Solution

.
Distribute.$100(0.3)+100(0.25q)$
Multiply.$30+25q$

In the next example we’ll multiply by a variable. We’ll need to do this in a later chapter.

Example 7

Simplify: $m(n-4)$.

Solution

.
Distribute.$m \cdot n – m \cdot 4$
Multiply.$mn-4m$

Notice that we wrote $m \cdot 4$ as $4m$. We can do this because of the Commutative Property of Multiplication. When a term is the product of a number and a variable, we write the number first.

The next example will use the ‘backwards’ form of the Distributive Property, $(b+c)a=ba+ca$.

Example 8

Simplify: $(x+8)p$.

Solution

.
Distribute.$px+8p$

When you distribute a negative number, you need to be extra careful to get the signs correct.

Example 9

Simplify: $-2(4y+1)$.

Solution

.
Distribute.$-2 \cdot 4y + (-2) \cdot 1$
Simplify.$-8y-2$

Example 10

Simplify: $-11(4-3a)$.

Solution

$-11(4-3a)$
Distribute.$-11 \cdot 4 – (-11) \cdot 3a$
Multiply.$-44+(33a)$
Simplify.$-44+33a$

You could also write the result as $33a-44$. Do you know why?

In the next example, we will show how to use the Distributive Property to find the opposite of an expression. Remember, $-a=-1 \cdot a$.

Example 11

Simplify: $-(y+5)$.

Solution

$-(y+5)$
Multiplying by $-1$ results in the opposite.$-1(y+5)$
Distribute.$-1 \cdot y + (-1) \cdot 5$
Simplify.$-y+(-5)$
Simplify.$-y-5$

Sometimes we need to use the Distributive Property as part of the order of operations. Start by looking at the parentheses. If the expression inside the parentheses cannot be simplified, the next step would be multiply using the distributive property, which removes the parentheses. The next two examples will illustrate this.

Example 12

Simplify: $8-2(x+3)$.

Solution

$8-2(x+3)$
Distribute.$8-2 \cdot x – 2 \cdot 3$
Multiply.$8-2x-6$
Combine like terms.$-2x+2$

Example 13

Simplify: $4(x-8)-(x+3)$.

Solution

$4(x-8)-(x+3)$
Distribute.$4x-32-x-3$
Combine like terms.$3x-35$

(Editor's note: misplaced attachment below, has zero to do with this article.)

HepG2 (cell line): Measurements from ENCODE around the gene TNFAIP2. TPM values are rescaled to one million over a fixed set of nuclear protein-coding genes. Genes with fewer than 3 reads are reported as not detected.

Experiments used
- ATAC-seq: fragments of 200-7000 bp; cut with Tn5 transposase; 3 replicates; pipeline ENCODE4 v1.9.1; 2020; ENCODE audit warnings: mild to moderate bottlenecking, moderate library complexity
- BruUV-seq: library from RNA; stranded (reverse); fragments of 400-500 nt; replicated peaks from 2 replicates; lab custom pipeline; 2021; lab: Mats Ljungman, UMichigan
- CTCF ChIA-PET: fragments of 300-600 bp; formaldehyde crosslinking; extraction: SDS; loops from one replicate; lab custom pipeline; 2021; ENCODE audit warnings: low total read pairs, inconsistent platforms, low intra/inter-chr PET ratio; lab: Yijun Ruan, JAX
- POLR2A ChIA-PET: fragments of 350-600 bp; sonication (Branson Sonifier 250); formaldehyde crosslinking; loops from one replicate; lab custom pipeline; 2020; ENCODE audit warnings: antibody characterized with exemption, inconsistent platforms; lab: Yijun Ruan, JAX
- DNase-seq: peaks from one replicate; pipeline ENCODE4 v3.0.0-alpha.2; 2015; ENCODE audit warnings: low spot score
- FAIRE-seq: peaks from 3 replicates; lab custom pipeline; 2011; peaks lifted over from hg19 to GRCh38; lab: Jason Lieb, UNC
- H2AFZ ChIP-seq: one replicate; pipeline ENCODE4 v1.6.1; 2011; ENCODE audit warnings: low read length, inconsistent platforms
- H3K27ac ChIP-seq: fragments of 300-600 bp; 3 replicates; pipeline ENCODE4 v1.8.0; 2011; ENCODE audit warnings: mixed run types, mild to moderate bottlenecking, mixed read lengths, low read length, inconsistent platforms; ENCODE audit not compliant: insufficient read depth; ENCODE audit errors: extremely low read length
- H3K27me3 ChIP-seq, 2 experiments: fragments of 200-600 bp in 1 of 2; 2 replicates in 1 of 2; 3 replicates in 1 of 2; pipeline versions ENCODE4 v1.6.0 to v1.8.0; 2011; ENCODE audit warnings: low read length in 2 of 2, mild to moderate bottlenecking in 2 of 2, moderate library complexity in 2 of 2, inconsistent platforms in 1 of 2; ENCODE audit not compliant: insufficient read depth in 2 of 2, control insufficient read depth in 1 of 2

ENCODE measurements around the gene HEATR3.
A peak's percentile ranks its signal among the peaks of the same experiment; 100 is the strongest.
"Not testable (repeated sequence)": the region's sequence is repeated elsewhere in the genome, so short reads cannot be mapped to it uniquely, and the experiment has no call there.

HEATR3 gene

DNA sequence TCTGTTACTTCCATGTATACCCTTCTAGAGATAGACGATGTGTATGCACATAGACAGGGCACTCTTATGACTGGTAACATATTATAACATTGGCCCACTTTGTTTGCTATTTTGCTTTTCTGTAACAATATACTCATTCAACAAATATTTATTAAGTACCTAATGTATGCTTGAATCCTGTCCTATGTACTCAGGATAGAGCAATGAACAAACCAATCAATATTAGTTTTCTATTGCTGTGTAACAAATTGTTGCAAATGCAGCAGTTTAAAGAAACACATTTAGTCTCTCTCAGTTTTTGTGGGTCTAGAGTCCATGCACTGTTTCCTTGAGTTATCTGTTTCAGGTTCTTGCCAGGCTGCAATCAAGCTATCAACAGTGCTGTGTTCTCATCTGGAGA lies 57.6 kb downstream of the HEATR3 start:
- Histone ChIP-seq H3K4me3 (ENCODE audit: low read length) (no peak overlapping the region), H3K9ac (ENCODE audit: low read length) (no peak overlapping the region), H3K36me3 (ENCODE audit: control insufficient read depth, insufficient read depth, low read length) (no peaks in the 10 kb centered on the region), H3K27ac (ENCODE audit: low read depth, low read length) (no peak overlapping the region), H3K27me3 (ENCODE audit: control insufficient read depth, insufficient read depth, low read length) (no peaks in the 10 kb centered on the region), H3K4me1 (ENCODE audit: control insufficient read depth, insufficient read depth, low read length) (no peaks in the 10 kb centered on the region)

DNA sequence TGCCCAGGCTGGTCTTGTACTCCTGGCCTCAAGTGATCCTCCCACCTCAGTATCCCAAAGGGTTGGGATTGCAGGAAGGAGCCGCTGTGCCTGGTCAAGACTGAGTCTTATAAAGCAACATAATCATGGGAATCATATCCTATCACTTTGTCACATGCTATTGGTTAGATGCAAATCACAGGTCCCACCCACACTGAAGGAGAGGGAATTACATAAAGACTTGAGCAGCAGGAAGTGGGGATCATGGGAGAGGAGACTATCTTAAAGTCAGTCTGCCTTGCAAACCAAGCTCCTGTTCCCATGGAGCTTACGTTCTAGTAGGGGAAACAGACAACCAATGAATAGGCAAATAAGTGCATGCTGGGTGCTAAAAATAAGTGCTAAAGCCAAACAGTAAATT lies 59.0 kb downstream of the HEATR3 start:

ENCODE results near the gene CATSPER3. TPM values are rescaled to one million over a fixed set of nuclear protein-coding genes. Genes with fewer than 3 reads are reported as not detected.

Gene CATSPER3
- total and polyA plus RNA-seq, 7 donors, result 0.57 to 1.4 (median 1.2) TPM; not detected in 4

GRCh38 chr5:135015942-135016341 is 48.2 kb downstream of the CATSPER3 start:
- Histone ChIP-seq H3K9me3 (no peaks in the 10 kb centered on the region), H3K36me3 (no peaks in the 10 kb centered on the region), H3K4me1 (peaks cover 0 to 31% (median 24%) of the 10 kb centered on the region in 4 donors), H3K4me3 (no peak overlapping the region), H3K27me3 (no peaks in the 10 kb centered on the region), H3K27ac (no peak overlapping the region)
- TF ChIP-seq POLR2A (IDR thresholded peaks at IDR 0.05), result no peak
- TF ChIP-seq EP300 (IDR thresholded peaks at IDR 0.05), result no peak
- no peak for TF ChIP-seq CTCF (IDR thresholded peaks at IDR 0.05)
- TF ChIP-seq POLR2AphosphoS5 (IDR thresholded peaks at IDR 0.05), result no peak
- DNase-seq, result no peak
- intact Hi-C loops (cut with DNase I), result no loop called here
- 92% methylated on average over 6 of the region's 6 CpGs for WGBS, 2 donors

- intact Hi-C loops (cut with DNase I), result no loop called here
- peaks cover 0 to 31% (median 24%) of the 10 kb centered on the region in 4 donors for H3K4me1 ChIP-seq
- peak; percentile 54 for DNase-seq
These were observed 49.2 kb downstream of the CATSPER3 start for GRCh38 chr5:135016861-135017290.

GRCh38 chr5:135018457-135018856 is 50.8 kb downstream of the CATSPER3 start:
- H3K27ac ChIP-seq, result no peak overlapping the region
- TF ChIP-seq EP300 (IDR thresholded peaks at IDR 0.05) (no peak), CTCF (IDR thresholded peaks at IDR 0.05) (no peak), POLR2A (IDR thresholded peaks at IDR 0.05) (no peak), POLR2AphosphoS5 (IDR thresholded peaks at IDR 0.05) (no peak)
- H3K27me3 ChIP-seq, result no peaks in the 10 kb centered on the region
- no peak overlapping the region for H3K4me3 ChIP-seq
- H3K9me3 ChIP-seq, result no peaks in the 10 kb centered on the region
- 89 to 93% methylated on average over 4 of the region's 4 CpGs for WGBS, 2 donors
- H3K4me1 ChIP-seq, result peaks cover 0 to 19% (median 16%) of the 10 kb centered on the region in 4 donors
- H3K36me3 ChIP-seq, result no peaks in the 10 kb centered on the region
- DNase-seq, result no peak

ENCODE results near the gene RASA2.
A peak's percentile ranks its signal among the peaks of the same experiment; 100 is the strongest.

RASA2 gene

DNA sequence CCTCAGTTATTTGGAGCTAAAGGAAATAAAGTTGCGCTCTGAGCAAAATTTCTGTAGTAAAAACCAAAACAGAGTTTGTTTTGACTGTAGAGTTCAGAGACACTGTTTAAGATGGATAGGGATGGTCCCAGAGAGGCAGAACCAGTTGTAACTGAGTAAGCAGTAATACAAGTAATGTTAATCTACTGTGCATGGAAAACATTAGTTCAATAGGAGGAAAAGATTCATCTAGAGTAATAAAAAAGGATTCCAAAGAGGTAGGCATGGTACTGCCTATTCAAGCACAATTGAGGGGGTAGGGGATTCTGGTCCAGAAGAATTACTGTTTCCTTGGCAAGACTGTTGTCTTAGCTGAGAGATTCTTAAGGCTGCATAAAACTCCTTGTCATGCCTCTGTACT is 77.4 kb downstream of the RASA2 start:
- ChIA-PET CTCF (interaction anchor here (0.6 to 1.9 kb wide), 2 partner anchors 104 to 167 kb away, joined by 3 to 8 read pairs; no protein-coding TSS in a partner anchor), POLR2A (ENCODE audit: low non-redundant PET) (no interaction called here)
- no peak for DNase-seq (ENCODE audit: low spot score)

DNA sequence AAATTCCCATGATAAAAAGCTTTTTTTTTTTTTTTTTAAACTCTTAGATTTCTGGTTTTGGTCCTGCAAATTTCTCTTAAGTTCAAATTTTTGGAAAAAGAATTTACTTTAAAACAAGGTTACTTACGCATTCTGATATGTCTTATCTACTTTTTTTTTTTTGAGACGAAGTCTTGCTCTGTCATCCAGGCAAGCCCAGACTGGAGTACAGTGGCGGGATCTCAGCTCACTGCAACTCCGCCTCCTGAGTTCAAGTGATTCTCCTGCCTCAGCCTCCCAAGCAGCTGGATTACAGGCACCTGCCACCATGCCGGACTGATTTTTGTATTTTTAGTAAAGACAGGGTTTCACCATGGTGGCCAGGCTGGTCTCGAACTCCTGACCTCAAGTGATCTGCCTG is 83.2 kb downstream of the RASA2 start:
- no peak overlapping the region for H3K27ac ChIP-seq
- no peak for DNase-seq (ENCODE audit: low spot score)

7.3.2 Evaluate Expressions Using the Distributive Property

Some students need to be convinced that the Distributive Property always works.

In the examples below, we will practice evaluating some of the expressions from previous examples; in Part 1., we will evaluate the form with parentheses, and in Part 2. we will evaluate the form we got after distributing. If we evaluate both expressions correctly, this will show that they are indeed equal.

Example 14

When $y=10$ evaluate:

  1. $6(5y+1)$
  2. $6 \cdot 5y + 6 \cdot 1$
Solution

Part 1.
$6(5y+1)$
Substitute $10$ for $y$.$6(5 \cdot 10 + 1)$
Simplify in the parentheses.$6(51)$
Multiply.$306$
Part 2.
$6 \cdot 5y + 6 \cdot 1$
Substitute $10$ for $y$.$6 \cdot 5 \cdot 10 + 6 \cdot 1$
Simplify.$300+6$
Add.$306$

Notice, the answers are the same. When $y=10$,

$6(5y+1)=6 \cdot 5y + 6 \cdot 1$.

Try it yourself for a different value of $y$.

Example 15

When $y=3$, evaluate:

  1. $-2(4y+1)$
  2. $-2 \cdot 4y + (-2) \cdot 1$
Solution

Part 1.
$-2(4y+1)$
Substitute $3$ for $y$.$-2(4 \cdot 3 + 1)$
Simplify in the parentheses.$-2(13)$
Multiply.$-26$
Part 2.
$-2 \cdot 4y + (-2) \cdot 1$
Substitute $3$ for $y$.$-2 \cdot 4 \cdot 3 + (-2) \cdot 1$
Multiply.$-24-2$
Subtract.$-26$
The answers are the same. When $y=3$.$-2(4y+1)=-8y-2$

Example 16

When $y=35$ evaluate:

  1. $-(y+5)$ and
  2. $-y-5$

to show that $-(y+5)=-y-5$.

Solution

Part 1.
$-(y+5)$
Substitute $35$ for $y$.$-(35+5)$
Add in the parentheses.$-(40)$
Simplify$-40$
Part 2.
$–y-5$
Substitute $35$ for $y$.$-35-5$
Simplify.$-40$
The answers are the same when $y=35$, demonstrating that$-(y+5)=-y-5$